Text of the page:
An upcoming Public Hearing of Kimberley City Council on November 14 will seek input from the public on the zoning at Mountain Spirit Resort, which is located next to the Trickle Creek Lodge at the resort base.
The application for a zoning change has come from 65 of the 68 owners at Mountain Spirit.
As explained by City Planner Troy Pollock in a report to Council, the proposed amendment is not a reduction or restriction of current permitted uses. Rather, the amendment would allow an additional use of property and would “correct” the inconsistency between zoning and the rental covenant by making it clear that personal residential use of the specified units is indeed permitted.
“This seems like a positive move but the amendments could potentially result in fewer accommodation units being consistently available for commercial rental. A reduced or less-reliable supply of tourist accommodation units, especially in the main resort village area, could negatively impact visitor experience and tourism-reliant businesses and facilities throughout the community. Reduced occupancy rates would also impact potential MRDT and RMI revenues. It is possible that residential use of units will increase if the zoning amendment is approved however that appears to be happening already despite the current zoning.”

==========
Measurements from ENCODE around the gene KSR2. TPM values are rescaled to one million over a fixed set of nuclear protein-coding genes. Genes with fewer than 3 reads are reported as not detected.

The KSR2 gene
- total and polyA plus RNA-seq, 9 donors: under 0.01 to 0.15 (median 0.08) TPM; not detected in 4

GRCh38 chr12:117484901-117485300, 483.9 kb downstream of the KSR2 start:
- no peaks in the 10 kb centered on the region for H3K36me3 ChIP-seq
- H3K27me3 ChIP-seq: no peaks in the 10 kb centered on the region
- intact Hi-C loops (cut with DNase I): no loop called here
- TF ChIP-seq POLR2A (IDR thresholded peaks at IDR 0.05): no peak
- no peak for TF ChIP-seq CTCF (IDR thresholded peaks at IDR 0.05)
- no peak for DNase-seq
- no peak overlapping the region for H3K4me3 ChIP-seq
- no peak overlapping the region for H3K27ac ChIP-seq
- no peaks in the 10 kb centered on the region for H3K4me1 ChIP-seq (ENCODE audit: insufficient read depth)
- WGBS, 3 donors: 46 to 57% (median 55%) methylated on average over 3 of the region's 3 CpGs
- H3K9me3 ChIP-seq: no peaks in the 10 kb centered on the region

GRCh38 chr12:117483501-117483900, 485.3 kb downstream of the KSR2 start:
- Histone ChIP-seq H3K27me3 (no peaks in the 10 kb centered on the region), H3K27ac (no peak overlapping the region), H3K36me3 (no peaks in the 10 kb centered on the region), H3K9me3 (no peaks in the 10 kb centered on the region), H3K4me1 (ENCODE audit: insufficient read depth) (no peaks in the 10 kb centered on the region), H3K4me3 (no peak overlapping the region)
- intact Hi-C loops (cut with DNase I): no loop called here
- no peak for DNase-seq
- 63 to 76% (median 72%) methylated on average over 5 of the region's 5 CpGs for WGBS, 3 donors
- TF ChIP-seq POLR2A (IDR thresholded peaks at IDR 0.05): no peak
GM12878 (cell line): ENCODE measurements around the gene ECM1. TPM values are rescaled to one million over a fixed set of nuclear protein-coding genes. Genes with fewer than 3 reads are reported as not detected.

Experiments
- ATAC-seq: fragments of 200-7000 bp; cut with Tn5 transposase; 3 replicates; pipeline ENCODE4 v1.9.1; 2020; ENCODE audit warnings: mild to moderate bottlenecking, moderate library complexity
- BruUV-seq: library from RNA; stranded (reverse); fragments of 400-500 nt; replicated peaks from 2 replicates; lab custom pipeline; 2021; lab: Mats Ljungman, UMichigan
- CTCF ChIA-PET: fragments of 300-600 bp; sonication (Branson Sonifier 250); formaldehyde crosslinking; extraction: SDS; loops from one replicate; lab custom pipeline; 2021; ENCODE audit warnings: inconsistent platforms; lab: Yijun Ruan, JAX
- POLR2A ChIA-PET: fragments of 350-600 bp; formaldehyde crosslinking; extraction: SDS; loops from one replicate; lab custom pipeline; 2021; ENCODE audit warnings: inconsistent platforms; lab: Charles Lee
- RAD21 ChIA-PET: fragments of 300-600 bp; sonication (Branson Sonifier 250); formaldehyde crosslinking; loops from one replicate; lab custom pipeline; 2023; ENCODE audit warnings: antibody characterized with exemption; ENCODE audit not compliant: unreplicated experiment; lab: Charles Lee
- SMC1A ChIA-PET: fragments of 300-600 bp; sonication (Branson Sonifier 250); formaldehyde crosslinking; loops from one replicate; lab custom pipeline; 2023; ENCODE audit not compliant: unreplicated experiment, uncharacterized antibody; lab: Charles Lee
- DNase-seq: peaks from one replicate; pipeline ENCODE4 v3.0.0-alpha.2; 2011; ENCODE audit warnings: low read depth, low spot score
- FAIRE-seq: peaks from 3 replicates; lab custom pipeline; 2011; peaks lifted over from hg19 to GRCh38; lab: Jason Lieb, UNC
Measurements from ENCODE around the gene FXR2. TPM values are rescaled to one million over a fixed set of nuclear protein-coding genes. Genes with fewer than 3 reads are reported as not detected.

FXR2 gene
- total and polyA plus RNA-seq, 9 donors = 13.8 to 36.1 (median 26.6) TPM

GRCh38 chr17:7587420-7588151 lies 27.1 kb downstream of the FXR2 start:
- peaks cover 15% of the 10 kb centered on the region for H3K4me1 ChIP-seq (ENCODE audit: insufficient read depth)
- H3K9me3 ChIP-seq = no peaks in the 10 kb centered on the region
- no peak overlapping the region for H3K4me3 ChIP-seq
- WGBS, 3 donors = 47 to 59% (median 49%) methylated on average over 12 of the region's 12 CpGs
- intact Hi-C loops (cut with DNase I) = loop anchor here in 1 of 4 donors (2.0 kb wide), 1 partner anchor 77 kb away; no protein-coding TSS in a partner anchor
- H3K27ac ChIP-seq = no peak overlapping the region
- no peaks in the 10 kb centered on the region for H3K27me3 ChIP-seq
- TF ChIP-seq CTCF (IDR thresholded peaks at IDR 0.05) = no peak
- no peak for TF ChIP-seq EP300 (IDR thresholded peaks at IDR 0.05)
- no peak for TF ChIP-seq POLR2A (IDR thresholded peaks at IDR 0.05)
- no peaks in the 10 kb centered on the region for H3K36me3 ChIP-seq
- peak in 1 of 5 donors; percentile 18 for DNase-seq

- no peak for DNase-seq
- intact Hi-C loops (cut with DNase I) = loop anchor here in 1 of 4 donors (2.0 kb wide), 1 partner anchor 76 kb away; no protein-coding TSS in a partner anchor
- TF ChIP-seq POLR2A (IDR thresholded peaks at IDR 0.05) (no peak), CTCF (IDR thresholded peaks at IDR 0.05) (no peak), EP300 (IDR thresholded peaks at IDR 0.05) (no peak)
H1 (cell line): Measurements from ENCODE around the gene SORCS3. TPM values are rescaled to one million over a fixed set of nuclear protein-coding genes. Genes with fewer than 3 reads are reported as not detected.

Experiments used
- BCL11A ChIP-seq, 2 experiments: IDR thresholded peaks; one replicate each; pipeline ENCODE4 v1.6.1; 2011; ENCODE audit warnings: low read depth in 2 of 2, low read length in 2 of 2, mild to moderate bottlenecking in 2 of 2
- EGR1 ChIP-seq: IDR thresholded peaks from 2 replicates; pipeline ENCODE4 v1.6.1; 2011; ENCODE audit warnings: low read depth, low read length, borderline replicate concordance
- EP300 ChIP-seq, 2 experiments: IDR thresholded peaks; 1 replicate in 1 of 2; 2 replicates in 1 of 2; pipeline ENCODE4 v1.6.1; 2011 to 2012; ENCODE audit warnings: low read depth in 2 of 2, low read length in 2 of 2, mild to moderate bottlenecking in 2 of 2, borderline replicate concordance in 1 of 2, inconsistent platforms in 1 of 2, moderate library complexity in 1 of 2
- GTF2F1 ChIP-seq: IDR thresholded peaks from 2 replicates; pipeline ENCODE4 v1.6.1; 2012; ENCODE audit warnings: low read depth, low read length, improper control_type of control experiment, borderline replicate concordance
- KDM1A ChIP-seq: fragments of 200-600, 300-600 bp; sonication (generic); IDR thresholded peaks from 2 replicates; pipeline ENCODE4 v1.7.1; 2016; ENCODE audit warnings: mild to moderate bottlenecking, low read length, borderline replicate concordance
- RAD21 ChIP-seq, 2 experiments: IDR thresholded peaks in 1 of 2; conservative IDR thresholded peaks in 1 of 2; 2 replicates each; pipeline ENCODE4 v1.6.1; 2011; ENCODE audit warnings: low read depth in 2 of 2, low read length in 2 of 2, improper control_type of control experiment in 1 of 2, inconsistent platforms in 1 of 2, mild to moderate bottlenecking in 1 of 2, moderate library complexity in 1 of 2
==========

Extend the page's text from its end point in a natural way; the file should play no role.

Coun. Albert Hoglund has his doubts about the change because he feels there would then be a danger of these properties not being in the rental pool. There are millions invested in the tourism product on the ski hill, not the least of which is the $2 million the city has invested in the conference centre, he said.
While Mayor Don McCormick said he shared concerns about having enough rental units available, he pointed out that it was only about half a dozen times a year that there was peak capacity.
“In discussing this, Planning has tried to make it so owners can use units when they are not being used in the rental pool,” he said. Most other condos on the ski hill already have this provision, the mayor said.
Coun. Darryl Oakley said that he’d support the zoning change.
“The owners could have just kept going, using their units despite the zoning but they’ve asked us for clarity. If I were an owner this clarity would be reassuring.”
“I’m in favour of going forward,” said Coun. Kent Goodwin. “This all ties in with bigger issues, like Air BnBs and the lack of rental accommodation.”
McCormick noted that a lot has changed in the last ten years and it was important that the city keep reviewing zoning issues to keep up with change.